Last Sunday, the picturesque stained glass windows of the British-era Afghan Church in Colaba, Mumbai, echoed the music of Tamil sufi singer Nagoor Hanifa. Singing at a one of its kind performance in India, TM Krishna, in collaboration with the Mumbai-based First Edition Arts, brought together different religious and cultural identities at a time when these markers are increasingly defining public discourse in the country. This was at the culmination of a five-day festival called Karnatic Modern in Mumbai.
Over the years, TM Krishna has been a vocal opponent of the Brahmin-domination of Carnatic music and is known for speaking out against the exclusion of other castes in what is perceived as the "high" arts. For the past few years, he has been pushing for art and music to move into alternative spaces, and away from the traditional sabha culture. In yet another effort to push these boundaries, he has now taken Carnatic music to the Anglican Church, built by the British to honour their slain soldiers in the Afghan War. To add to this jugalbandi of different faiths, he performed a song popularised by Tamil sufi singer Nagoor Hanifa. And unsurprisingly, this is exactly what has landed Krishna in yet another controversy.
While those who attended the event by TM Krishna and ghatam maestro Vikku Vinayakram at the packed church have been heaping praises on the event, some have taken to Twitter and raked up a storm, even telling Krishna not to resort to “singing Jingle Bells in Ananda Bhairavi” ragam.
In the name of liberal values and taking Carnatic music everywhere , shit happens... unfortunate! Hope you are not singing jingle bells in Ananda Bhairavi...— Adiyenramanujadasan (@anand290878) December 17, 2017
Carnatic music was sung unto Bhakthi and Vedantic traditions because it was a musical tradition for worship and emotion of Hinduism. A bunch of Leftists cannot walk in, claim the sale deed of Carnatic music. If u hv any shame, go build a music system on your own.— Rag (@ragways) December 18, 2017
The hate comments, for a large part, claim the Carnatic music tradition as being exclusive to Hinduism and that “other communities must build their own.” Speaking to TNM, Christopher Elisha, the Secretary of the Pastorate Committee of the Afghan Church, said, "Music is spiritual. There is nothing controversial about this. We took it to be Indian classical music, not belonging to any particular religion."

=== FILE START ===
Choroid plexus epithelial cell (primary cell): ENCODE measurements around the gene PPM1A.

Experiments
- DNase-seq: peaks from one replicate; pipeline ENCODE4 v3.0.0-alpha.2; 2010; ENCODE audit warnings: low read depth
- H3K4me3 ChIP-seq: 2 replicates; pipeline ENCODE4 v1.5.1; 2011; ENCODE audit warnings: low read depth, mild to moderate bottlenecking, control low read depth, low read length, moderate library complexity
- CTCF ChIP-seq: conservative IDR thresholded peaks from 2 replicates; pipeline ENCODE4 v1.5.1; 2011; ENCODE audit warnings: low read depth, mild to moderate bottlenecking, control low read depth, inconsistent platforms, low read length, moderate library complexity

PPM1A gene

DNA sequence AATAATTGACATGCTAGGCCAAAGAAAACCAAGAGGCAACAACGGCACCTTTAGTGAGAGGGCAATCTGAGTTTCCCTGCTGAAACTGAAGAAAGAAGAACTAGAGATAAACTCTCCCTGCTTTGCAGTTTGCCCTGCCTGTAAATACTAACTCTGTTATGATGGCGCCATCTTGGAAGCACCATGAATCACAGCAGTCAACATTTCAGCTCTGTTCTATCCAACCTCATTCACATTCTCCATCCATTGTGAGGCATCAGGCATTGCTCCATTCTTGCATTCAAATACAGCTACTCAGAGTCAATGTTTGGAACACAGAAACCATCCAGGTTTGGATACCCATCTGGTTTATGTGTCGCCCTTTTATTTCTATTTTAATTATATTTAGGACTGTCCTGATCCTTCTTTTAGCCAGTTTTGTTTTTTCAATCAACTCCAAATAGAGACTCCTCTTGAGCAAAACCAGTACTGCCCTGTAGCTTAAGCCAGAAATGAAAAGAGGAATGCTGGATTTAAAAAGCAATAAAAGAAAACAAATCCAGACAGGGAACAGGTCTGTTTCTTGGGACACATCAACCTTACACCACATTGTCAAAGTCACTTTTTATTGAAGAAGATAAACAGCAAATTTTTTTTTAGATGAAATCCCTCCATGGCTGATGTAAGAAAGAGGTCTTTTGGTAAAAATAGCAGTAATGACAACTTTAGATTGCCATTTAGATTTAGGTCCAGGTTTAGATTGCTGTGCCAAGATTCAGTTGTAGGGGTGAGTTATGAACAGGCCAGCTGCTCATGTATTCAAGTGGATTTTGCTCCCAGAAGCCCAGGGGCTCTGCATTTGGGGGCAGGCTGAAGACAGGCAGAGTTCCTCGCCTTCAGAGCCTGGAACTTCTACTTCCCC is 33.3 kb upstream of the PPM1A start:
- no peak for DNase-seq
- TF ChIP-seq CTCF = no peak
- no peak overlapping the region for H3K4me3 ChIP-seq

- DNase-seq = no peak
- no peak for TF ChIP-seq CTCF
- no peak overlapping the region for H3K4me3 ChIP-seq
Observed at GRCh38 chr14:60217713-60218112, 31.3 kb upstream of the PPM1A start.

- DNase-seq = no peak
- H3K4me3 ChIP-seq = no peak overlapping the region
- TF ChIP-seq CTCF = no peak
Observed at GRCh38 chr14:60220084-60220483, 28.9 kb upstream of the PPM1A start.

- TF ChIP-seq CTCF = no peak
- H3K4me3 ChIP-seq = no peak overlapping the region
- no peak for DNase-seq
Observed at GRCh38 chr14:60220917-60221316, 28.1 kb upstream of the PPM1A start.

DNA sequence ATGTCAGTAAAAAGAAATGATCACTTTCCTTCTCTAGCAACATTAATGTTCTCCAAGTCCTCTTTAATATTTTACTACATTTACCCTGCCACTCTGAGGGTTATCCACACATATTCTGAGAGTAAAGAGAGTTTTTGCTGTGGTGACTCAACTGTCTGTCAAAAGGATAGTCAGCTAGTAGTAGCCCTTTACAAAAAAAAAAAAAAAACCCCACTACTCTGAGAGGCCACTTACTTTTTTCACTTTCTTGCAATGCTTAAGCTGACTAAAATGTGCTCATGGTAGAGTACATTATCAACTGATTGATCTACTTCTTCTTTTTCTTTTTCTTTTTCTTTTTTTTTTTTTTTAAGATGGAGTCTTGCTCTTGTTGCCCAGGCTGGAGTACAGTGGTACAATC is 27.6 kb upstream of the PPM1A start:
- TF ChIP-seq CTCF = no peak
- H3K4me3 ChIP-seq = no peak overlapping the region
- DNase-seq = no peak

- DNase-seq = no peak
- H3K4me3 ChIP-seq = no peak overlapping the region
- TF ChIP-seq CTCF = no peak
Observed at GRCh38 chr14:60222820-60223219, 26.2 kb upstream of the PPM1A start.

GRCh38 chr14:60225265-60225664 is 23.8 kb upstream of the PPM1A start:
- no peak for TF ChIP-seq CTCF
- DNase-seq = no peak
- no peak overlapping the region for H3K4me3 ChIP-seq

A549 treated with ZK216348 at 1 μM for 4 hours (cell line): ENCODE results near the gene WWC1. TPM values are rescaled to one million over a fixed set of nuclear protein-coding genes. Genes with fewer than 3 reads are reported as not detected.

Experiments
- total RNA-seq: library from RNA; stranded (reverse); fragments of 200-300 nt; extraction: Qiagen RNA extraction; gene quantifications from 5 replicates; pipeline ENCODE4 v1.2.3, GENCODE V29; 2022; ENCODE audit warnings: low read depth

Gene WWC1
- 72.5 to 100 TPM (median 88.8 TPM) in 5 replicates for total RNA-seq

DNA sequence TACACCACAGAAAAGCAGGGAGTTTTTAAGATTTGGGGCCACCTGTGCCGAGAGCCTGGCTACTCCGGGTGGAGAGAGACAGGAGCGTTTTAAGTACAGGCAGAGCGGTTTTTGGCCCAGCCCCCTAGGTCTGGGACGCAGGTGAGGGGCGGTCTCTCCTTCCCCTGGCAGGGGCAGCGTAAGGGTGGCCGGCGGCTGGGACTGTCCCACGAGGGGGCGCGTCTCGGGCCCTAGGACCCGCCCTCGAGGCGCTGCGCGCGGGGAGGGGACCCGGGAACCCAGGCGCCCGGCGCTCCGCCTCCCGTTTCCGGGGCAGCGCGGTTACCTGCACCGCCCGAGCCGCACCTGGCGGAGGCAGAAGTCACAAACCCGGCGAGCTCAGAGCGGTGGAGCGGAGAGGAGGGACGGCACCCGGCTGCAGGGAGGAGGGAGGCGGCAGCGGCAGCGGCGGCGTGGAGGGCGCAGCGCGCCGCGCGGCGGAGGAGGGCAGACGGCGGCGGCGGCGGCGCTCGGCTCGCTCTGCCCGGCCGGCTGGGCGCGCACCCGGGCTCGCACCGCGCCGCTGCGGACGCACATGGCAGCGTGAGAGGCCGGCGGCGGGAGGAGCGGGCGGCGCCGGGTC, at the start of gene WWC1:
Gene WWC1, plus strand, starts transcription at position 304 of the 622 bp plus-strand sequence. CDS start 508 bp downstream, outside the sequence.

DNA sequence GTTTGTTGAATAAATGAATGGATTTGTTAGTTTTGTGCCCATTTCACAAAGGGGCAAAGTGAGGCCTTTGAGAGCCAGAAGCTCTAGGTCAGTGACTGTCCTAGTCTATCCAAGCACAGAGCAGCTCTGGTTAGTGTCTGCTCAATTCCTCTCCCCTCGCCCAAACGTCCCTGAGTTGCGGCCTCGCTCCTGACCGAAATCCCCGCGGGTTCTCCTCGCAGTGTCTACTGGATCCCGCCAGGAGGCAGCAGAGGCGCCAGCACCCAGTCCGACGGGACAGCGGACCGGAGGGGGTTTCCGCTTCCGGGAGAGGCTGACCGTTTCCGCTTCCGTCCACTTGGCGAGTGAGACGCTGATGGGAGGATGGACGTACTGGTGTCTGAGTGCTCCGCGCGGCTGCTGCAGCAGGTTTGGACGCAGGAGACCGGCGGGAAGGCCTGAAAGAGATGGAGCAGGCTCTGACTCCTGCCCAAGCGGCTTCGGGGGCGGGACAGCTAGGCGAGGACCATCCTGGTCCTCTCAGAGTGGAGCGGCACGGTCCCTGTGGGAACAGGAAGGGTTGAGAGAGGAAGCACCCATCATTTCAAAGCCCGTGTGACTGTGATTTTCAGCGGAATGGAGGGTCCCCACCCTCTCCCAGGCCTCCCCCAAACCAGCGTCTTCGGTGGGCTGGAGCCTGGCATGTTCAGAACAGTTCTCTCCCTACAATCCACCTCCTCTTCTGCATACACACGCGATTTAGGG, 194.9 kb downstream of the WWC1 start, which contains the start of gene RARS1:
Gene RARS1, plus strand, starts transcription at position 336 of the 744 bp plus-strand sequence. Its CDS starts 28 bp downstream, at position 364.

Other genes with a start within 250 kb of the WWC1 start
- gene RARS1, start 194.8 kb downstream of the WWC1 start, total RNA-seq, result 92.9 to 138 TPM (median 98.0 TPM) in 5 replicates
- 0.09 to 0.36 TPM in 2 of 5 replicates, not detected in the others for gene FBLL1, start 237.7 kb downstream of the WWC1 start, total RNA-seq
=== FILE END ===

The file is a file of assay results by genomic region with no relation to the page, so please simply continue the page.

The song, Allah-vai naan thozhudhaal, has been written by Nagoor Siddiqui and popularised in Islamic devotional music by Tamil sufi singer Nagoor Hanifa; TM Krishna has performed the song many times before as well.
Speaking on why he picked the song, Krishna says that it was the adaptability quotient. “If you listen to the lyrics, you will realise that the Divine could be Allah, Jesus or Krishna. Devotion in every religion is the same - and how we appeal, what we request, demand or ask of God and the endearment towards the Divine is the same whether you are a Jew or a Hindu. It connects all of us," he says.
Kalpana Nair, an attendee at the performance, said, “There was a deeper poignancy to the moment because it represented a true fusion of Hinduism and Christianity in a way. TM Krishna made sure Islam was part of the evening as well. I’m an atheist but it was close to a ‘religious’ experience.”
Devina Dutt of First Edition Arts is quick to point out that this was also the first time that koothu has come together on the same stage with Carnatic music. She says, “This has been an ongoing effort to make art and performance spaces accessible to both artistes as well as rasikas.” Even in a cultural melting pot like Mumbai, she says, “there are traditionally pockets of the city that have access to classical music and those that don’t. This is an effort to bridge those gaps.”
When asked if this collaboration was possible in Chennai, Krishna says, "I think Chennai will be harder to do. I’ll be happy to be wrong on that. May be it’s not so difficult, may be it’s just a question of asking people."
While Krishna remains unfazed by the tenor of the reaction to the event, he says, “I’ve never heard this kind of violent voice that accuses us of "Christianising of music". And I think this is utter nonsense. It will be wonderful if we get more churches, mosques and temples open themselves to music of all faiths.”